The 12th Invest in ME Research Conference June, 2017, Part 2
MEMum presents the second article in a series of three about the recent 12th Invest In ME International Conference (IIMEC12) in London.
Discuss the article on the Forums.

How do you market a disease to researchers?

Discussion in 'Advocacy Projects' started by Jesse2233, Oct 17, 2017.

  1. MandM

    MandM

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    [QUOTE=" 1/3 of medical school curricula in the US include ME .[/QUOTE]

    I agree with Zaher and you. If it's not part of the physician's vocabulary - or worse, *is* as "depression", then the cascade of research is blocked.

    A board member for ME/FM BC was targetting engagement at UBC's med school which has a disproportionate impact on physician training (CME). I have been an advisor to a subcommittee of CME via the Global Association of Medical Education. It might be worth forming a credible global committee to advise medical teaching universities and CME companies.

    Which leads me to a related area - "credibility" - while many people in the ME community are rightly pissed off about misuse of research dollars on exercise therapy, researchers on the outside looking in just see a bunch of researchers getting the shit kicked out of them. I'm not even a researcher and I've had the public shaming experience because I dared say the mind-body healing experience has a credible place in ME research. I don't think ME/CFS is a very easy place to get involved in. I have worked with patient communities with cystic fibrosis, diabetes, COPD, MS etc. And I've never seen a more hostile (vocal subset?) patient community on the social media channels I use (twitter, Facebook).

    While the AIDS activism of the 80s seems to be a model for many: "I will not being neglected", I know a lot about these kinds of shy scientists, and their shy funders and their reputation-obsessed overlords. I don't think ACT UP! style advocacy is a good fit with recruiting researchers.
     
  2. dreampop

    dreampop Senior Member

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    So there is a question, to me at least, as to whether you can even market ME/CFS before a critical mass of research has affected it's credibility with both the general public AND the medical community. The irony, huh? The reasons I think it's "unmarketable" I may write about in another post. I loathe the comparisons to AIDS, because while AIDS carried stigma, things changed relative quickly as people died, and the acceptance of it as a transmissible disease. ACT UP sped up this process, by getting the message out this was serious.

    In any case, people most threatened by AIDS had a lot in common, lived near each other, and while most were affected by the threat, were not actually sick and had time once they were sick to do something. That's a great recipe for protest groups. ME/CFS is disparate, we share little in common, and maybe wouldn't even get along, generally are too sick to protest by the time they know about it. A handful of people once a year is never gonna change the world, I'm sorry to say. It helps, though.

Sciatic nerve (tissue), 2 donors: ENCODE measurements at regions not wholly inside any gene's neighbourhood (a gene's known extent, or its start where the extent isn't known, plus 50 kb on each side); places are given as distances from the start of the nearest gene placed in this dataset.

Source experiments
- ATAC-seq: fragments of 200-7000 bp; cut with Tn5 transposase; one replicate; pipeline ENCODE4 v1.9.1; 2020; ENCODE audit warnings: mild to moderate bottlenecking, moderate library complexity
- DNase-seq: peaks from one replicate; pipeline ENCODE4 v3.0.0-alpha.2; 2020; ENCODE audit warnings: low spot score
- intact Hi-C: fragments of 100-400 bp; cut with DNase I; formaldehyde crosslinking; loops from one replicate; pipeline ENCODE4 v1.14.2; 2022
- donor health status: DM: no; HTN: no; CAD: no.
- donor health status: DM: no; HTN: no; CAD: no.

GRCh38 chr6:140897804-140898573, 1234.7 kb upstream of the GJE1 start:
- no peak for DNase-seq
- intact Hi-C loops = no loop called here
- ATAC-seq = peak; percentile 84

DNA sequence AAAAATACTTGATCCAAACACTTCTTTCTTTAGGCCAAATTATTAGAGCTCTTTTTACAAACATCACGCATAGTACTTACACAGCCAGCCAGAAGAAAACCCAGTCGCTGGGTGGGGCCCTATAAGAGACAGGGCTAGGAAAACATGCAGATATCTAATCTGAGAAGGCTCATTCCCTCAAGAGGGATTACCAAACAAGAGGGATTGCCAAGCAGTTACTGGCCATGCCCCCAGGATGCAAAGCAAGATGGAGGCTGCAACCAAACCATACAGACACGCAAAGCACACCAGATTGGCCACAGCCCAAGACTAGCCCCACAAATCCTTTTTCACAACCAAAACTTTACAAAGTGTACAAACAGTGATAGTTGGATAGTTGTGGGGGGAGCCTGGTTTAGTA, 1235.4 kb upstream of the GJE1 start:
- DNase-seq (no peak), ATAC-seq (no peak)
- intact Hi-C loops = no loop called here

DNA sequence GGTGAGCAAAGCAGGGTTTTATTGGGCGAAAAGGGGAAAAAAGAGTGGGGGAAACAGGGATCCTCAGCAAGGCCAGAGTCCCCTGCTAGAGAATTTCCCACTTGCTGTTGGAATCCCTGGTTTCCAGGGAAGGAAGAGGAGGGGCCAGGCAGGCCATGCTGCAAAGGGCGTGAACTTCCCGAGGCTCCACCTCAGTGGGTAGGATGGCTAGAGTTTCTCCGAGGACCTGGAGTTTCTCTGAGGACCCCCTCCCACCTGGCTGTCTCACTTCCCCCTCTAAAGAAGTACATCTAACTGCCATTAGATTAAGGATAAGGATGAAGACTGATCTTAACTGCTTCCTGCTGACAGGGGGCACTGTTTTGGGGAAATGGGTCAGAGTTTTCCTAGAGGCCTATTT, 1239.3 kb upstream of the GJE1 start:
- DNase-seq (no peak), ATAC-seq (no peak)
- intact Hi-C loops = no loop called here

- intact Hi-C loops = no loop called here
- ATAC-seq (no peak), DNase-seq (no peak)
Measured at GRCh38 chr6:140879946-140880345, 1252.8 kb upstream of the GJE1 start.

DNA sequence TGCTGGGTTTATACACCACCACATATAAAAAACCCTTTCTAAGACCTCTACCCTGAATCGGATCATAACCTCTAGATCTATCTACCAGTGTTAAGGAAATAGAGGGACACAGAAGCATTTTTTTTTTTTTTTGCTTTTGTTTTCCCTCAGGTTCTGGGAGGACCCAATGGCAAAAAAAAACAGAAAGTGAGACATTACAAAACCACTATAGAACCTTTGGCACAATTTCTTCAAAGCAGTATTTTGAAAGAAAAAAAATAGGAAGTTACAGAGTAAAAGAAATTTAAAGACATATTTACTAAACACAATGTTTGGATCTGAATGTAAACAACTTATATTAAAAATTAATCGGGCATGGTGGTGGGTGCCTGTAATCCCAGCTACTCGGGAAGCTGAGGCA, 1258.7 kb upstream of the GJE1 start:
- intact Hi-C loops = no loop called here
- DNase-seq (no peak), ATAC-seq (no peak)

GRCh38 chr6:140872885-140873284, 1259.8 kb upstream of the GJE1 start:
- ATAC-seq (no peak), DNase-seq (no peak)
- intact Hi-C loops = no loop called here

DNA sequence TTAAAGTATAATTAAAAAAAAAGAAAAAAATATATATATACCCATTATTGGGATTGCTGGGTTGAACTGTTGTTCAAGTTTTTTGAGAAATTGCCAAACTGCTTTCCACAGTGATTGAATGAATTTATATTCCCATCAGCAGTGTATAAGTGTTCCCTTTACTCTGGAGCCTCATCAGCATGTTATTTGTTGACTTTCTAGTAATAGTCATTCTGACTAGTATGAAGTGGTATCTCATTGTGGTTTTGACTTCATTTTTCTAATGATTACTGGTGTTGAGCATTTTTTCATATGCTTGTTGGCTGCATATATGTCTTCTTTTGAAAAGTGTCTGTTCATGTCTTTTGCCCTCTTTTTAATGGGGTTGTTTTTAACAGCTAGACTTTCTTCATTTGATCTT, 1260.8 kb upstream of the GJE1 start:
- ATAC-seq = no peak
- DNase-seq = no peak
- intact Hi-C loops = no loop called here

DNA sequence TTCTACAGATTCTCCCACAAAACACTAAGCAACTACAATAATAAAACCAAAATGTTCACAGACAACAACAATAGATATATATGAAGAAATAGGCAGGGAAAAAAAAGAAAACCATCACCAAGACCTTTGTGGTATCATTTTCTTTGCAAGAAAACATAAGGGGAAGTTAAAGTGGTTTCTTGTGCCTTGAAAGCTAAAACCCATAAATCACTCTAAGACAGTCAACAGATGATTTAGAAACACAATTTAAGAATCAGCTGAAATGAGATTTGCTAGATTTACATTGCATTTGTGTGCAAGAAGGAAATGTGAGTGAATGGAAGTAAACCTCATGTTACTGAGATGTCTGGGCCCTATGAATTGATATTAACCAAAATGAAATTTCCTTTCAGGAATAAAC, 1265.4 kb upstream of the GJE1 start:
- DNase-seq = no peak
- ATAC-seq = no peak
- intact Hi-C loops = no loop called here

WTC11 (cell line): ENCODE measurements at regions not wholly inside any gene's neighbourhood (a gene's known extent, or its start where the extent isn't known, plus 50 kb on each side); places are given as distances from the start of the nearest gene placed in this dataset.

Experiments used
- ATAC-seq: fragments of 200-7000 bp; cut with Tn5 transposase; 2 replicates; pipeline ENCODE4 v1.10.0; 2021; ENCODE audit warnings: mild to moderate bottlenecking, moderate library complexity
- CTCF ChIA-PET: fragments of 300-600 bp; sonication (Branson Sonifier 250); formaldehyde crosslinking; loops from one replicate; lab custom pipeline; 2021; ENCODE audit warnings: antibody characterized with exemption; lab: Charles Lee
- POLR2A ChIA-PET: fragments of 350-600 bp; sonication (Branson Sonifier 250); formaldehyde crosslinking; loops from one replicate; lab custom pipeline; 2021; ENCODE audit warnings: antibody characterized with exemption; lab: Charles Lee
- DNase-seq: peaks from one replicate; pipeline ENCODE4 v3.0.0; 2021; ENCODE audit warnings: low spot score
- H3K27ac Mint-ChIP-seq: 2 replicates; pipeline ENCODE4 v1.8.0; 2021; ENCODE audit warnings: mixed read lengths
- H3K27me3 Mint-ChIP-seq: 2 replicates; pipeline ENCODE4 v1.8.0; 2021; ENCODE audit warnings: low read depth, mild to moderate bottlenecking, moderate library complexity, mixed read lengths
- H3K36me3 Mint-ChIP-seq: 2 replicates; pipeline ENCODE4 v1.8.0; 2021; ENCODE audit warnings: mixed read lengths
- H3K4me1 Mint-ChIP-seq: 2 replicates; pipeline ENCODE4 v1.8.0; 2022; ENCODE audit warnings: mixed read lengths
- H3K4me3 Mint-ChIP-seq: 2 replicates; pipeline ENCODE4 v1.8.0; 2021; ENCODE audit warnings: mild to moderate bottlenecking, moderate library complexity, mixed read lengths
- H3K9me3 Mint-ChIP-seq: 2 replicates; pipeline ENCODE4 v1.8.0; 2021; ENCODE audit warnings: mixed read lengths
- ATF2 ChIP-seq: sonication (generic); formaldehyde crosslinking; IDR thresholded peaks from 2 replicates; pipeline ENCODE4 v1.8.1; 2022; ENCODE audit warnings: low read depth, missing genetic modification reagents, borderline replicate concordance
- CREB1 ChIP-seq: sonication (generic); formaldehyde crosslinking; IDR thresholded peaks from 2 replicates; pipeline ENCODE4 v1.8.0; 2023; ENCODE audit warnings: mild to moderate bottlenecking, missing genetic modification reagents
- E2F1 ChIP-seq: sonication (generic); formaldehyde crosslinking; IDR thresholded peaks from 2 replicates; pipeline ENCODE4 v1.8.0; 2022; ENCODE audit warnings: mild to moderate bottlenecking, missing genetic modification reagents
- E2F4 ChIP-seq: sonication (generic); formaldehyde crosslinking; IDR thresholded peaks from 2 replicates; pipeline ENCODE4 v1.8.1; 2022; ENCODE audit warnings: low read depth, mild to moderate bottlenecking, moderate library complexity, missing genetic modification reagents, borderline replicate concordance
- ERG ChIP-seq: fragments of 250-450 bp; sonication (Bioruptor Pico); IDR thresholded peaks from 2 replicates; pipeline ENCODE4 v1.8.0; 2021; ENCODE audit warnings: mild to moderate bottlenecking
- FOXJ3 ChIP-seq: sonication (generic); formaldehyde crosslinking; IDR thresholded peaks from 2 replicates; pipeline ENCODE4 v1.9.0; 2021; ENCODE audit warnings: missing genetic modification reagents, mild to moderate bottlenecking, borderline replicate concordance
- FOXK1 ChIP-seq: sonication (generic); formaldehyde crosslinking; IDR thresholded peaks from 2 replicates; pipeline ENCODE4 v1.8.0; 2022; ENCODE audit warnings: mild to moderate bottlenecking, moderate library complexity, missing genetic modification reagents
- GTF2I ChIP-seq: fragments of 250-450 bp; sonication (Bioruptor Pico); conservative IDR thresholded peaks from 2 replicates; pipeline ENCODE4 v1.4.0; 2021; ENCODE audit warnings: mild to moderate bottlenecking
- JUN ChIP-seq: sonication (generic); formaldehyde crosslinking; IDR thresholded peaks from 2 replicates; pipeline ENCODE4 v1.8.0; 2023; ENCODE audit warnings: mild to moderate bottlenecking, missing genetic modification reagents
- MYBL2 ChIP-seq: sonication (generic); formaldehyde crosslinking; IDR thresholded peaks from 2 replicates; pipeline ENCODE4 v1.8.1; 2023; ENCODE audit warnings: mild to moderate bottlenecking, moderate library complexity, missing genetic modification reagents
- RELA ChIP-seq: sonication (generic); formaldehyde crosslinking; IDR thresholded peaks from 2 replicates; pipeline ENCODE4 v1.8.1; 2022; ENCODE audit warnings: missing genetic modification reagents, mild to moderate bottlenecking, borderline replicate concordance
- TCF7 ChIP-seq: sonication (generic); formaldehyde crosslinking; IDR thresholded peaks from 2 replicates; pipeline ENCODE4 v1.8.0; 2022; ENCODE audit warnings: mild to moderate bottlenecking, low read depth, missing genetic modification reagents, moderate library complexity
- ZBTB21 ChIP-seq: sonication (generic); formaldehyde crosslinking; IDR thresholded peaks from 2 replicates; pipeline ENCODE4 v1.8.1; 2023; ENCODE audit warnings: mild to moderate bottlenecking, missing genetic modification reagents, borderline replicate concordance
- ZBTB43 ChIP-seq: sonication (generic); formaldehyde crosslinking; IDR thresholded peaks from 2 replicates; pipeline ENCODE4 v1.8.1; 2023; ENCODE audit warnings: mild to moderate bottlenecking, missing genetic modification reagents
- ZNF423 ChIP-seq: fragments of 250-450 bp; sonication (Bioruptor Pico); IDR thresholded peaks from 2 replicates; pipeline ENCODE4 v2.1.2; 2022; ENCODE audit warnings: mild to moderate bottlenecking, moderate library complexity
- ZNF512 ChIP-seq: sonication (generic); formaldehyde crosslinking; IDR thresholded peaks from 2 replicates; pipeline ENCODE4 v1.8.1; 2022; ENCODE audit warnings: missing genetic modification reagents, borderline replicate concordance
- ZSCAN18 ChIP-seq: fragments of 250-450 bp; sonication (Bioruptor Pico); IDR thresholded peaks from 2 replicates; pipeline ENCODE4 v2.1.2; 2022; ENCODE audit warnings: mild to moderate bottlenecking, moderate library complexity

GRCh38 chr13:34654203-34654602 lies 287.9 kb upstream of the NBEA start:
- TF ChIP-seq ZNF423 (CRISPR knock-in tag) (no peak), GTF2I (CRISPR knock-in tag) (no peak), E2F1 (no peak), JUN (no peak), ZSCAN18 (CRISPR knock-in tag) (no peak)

So, if you can't market it? What can you do? There is a I think the possibility of legal approach, by which you sue the NIH in a federal court under the 14th amendment. It sounds crazy but I think there's an argument for it at least. I could write that in another post as well. It would be just be such a bitch.

    Also, though, instead of marketing ME/CFS, you can market it's complements. Watching Ron Davis' at the symposium, he just oozed cool technology that could change medicine. That's likely to be much more appealing than ME/CFS. I think he might know that himself. Ideally, you would like to find a philanthropist, ala musk, gates who is interested in tech that benefits society. That's a hard sell, and I don't know about the patent situation, but it might be doable just because the technology was so interesting.
     
    Last edited: Nov 16, 2017
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  3. dreampop

    dreampop Senior Member

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    The stuff about researchers being scared because of toxic communities, etc... is totally bogus at least in the U.S. They are scared of their PERSONAL credibility (i.e. being outcasted for studying me/cfs) and money.
     
  4. Jesse2233

    Jesse2233 Senior Member

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    Southern California
    Now there's a thought. How might this work and are there any precedents?
     
  5. Kati

    Kati Patient in training

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    I agree with Zaher and you. If it's not part of the physician's vocabulary - or worse, *is* as "depression", then the cascade of research is blocked.

    A board member for ME/FM BC was targetting engagement at UBC's med school which has a disproportionate impact on physician training (CME). I have been an advisor to a subcommittee of CME via the Global Association of Medical Education. It might be worth forming a credible global committee to advise medical teaching universities and CME companies.

    Which leads me to a related area - "credibility" - while many people in the ME community are rightly pissed off about misuse of research dollars on exercise therapy, researchers on the outside looking in just see a bunch of researchers getting the shit kicked out of them. I'm not even a researcher and I've had the public shaming experience because I dared say the mind-body healing experience has a credible place in ME research. I don't think ME/CFS is a very easy place to get involved in. I have worked with patient communities with cystic fibrosis, diabetes, COPD, MS etc. And I've never seen a more hostile (vocal subset?) patient community on the social media channels I use (twitter, Facebook).